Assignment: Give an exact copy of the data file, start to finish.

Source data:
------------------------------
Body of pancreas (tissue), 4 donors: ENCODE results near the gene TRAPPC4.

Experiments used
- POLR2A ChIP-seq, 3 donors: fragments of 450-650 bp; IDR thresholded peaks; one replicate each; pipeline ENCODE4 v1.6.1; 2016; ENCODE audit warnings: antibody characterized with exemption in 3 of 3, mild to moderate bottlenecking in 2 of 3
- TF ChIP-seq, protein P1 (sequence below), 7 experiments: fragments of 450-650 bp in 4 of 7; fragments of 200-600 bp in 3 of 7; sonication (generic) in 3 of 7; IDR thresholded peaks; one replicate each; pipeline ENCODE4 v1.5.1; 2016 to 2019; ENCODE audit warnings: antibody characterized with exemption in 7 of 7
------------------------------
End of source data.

Body of pancreas (tissue), 4 donors: ENCODE results near the gene TRAPPC4.

Experiments used
- POLR2A ChIP-seq, 3 donors: fragments of 450-650 bp; IDR thresholded peaks; one replicate each; pipeline ENCODE4 v1.6.1; 2016; ENCODE audit warnings: antibody characterized with exemption in 3 of 3, mild to moderate bottlenecking in 2 of 3
- TF ChIP-seq, protein P1 (sequence below), 7 experiments: fragments of 450-650 bp in 4 of 7; fragments of 200-600 bp in 3 of 7; sonication (generic) in 3 of 7; IDR thresholded peaks; one replicate each; pipeline ENCODE4 v1.5.1; 2016 to 2019; ENCODE audit warnings: antibody characterized with exemption in 7 of 7